G/T for Yagis VE7BQH's article in Dubus 1/1996:
I got a hold of Yagi Analysis by SM2IEV 3.5x ending with 3.54. This was the first software that calculated G/T at least for layman. Up to that point I could only read DJ9BV's articles with interest. I did some early charts and Rainer encouraged me to write an article for DUBUS. He had a hidden agenda I think as he was getting the usual push back that G/T was irrelevant, I am sure he thought if somebody else published a G/T article it would cause people to pause and think. DUBUS 1/1996 happened and yes, people did start to come around.• What made you get the EME bug?
Here in this part of the world we are isolated from much VHF/UHF activity. All I could do is DX on 148.33 FM! I then tried Meteor Scatter but quickly ran out stations at about 12. Now what? Let's try EME and so I did.• When did you do your first EME QSO?
W1FZJ/KP4 Nov 28, 1969 He had a 100' square dish fixed looking straight up with a moveable feed point. I had a pair of 16 el Cushcraft collinears propped up on the car port. And so it began! And so the antenna grew.• How does your family cope with this kind of hobby?
I found the best thing to do was not ask. What you do not know will not hurt you! The children were not allowed in the shack as the 50 amp Variac was not covered. Need a little more voltage? No problem just turn the wheel!Thank you!
See you at issue 200 in 2116
To celebrate the 100st issue of the 144 MHz G/T Table the Dubus Magazine has given me the
permission to bring the very article online that was the starting signal for this outstanding works.
Link to the Dubus Magazine
As a forword to Lionel's article I permit myself to cite from my article
"Notes on VHF/UHF Antenna G/T", Dubus 2/2012 & Dubus Technik XII
'In a classical sense G/T is a signal-to-noise ratio derived at by division of antenna gain and the receiving systems noise temperature. Since it includes the complete system noise temperature, it is specified as G/TSystem. In it amplifications and losses of the single stages are combined with their equivalent noise temperatures.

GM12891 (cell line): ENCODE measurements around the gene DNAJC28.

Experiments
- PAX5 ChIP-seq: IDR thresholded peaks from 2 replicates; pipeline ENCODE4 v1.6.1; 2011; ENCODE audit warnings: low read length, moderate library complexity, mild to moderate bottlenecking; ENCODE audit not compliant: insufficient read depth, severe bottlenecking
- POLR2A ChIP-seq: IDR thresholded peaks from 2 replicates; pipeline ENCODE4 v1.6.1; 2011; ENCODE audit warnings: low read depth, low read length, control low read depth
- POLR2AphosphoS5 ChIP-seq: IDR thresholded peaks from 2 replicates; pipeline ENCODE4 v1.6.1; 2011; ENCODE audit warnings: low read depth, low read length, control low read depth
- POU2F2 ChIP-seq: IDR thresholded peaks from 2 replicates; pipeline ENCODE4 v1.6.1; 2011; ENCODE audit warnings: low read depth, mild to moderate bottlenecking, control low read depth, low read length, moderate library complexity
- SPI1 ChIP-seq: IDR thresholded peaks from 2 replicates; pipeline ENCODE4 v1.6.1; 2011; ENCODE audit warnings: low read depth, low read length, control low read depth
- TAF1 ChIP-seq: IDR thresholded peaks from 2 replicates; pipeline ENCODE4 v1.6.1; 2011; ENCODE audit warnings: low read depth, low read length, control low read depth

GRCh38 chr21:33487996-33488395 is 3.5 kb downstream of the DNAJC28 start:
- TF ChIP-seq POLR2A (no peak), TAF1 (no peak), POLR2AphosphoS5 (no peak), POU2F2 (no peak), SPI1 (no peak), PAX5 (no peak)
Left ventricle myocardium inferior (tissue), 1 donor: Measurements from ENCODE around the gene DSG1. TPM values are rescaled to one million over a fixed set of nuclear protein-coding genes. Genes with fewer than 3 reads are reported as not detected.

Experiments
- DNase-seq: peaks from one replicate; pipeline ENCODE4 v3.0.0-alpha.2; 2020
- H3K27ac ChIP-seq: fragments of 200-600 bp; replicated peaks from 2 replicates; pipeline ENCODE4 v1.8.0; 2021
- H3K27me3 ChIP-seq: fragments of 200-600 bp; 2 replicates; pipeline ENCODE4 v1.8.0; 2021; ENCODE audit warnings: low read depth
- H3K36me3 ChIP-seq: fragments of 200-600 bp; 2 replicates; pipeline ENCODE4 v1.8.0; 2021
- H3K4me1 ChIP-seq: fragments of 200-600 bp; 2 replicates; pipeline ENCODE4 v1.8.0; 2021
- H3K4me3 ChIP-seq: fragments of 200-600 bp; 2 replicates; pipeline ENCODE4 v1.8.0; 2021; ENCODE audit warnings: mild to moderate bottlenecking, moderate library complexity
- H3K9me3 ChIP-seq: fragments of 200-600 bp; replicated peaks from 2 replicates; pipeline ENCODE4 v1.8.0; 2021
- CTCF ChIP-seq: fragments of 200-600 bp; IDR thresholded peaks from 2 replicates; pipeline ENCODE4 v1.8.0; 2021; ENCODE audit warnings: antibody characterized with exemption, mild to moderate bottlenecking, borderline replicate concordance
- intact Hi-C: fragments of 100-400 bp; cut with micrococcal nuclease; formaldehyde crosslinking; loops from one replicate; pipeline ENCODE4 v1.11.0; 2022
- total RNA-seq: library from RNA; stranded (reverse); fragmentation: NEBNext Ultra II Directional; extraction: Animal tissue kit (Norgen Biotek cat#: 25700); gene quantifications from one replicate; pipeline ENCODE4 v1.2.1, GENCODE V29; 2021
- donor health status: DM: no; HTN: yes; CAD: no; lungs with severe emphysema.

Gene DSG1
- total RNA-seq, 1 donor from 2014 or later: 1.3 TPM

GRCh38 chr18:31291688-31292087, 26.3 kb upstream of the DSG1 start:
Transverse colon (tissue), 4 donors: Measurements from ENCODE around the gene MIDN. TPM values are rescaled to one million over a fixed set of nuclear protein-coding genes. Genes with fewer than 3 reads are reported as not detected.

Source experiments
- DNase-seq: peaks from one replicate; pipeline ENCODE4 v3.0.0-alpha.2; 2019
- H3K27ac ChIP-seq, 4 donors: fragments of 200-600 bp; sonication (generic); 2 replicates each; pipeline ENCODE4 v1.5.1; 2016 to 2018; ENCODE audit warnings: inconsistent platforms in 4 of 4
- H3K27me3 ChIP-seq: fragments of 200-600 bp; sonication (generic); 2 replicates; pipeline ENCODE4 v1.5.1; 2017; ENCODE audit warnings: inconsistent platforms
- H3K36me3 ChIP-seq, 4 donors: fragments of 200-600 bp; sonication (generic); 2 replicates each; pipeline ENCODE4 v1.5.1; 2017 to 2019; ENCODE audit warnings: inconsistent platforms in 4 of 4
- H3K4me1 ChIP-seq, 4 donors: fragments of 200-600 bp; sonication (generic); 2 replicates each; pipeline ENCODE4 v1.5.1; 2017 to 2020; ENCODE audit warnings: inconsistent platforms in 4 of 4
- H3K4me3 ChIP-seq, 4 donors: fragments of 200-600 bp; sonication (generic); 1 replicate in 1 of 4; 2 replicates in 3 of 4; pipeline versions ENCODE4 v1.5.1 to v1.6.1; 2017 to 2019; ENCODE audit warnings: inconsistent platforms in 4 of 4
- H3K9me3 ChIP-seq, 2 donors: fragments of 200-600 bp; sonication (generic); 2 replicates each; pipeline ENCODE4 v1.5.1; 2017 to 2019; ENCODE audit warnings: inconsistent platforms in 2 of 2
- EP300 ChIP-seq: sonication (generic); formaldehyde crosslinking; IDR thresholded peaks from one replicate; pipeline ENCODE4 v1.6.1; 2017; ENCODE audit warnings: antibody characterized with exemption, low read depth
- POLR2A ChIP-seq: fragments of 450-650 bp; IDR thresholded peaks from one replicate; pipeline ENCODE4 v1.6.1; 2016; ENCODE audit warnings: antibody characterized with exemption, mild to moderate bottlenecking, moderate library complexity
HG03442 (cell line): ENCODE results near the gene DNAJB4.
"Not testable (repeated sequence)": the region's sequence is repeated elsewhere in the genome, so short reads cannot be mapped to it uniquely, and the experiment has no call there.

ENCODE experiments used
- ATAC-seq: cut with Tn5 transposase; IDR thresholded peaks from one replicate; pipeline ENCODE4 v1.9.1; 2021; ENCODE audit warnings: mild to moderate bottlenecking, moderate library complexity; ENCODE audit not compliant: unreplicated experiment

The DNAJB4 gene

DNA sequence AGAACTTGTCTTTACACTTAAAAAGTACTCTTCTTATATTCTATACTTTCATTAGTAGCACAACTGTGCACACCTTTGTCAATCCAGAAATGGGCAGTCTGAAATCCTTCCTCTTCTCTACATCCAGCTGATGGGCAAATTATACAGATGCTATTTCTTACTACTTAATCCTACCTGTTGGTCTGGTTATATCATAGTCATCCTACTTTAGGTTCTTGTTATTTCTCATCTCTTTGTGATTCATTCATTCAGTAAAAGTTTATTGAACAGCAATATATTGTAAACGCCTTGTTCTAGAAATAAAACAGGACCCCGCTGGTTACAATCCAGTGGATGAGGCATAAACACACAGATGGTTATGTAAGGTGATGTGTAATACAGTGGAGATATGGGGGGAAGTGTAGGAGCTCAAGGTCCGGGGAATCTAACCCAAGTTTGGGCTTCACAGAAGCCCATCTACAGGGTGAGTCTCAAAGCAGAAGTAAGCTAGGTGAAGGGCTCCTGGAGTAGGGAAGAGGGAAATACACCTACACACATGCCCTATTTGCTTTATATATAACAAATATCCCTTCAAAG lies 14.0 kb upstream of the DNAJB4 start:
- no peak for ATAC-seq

If we want to see what the signal to noise ratio of the antenna can offer us as a function of its directivity and environmental noise pick up, we can define G/T at the antenna feed point. It is specified as G/Tant. It is practical to express it using the Antenna Gain in dB. Antenna G/T is commonly indexed as G(dB) / Tant.
Let me close with a final word taken from DJ9BV in :
“The derived measure of G/T-ratio is a very suitable quality feature to compare different yagi constructions and different stacking schemes for their value for EME-applications.” (Effective Noise Temperature of 4-Yagi-Arrays for 432 MHz EME, Dubus-magazine 4/87)
Antenna developers and weak signal enthusiasts need a benchmark for Antenna G/T which we find in Lionel Edwards G/T Table. He motivated the use of that figure of merit in his article “G/T for Yagis” in Dubus 1/1996 and for good reasons it is as effective as ever though going into its 16th year.'
Now the article:
Please excuse the quality of the images, 1996 was before the PDF format was available
so we have do with a scan ...
73, Hartmut, DG7YBN